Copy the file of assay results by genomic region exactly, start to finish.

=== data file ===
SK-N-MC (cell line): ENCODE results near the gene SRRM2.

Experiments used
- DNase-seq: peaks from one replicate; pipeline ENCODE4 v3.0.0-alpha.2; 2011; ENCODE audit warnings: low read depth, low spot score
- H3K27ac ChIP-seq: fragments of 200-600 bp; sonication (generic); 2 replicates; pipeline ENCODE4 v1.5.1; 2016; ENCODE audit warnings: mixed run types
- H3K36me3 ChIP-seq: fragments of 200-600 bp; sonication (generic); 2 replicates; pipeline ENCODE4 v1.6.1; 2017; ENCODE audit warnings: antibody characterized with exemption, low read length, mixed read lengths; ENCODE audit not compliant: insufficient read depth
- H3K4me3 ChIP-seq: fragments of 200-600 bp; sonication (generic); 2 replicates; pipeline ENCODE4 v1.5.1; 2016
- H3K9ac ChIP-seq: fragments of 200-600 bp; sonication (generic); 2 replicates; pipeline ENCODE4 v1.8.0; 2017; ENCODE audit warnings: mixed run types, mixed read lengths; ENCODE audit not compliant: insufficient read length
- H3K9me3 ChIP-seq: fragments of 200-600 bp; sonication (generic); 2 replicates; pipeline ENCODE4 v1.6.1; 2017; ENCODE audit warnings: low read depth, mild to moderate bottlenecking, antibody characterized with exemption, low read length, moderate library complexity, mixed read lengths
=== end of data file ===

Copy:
SK-N-MC (cell line): ENCODE results near the gene SRRM2.

Experiments used
- DNase-seq: peaks from one replicate; pipeline ENCODE4 v3.0.0-alpha.2; 2011; ENCODE audit warnings: low read depth, low spot score
- H3K27ac ChIP-seq: fragments of 200-600 bp; sonication (generic); 2 replicates; pipeline ENCODE4 v1.5.1; 2016; ENCODE audit warnings: mixed run types
- H3K36me3 ChIP-seq: fragments of 200-600 bp; sonication (generic); 2 replicates; pipeline ENCODE4 v1.6.1; 2017; ENCODE audit warnings: antibody characterized with exemption, low read length, mixed read lengths; ENCODE audit not compliant: insufficient read depth
- H3K4me3 ChIP-seq: fragments of 200-600 bp; sonication (generic); 2 replicates; pipeline ENCODE4 v1.5.1; 2016
- H3K9ac ChIP-seq: fragments of 200-600 bp; sonication (generic); 2 replicates; pipeline ENCODE4 v1.8.0; 2017; ENCODE audit warnings: mixed run types, mixed read lengths; ENCODE audit not compliant: insufficient read length
- H3K9me3 ChIP-seq: fragments of 200-600 bp; sonication (generic); 2 replicates; pipeline ENCODE4 v1.6.1; 2017; ENCODE audit warnings: low read depth, mild to moderate bottlenecking, antibody characterized with exemption, low read length, moderate library complexity, mixed read lengths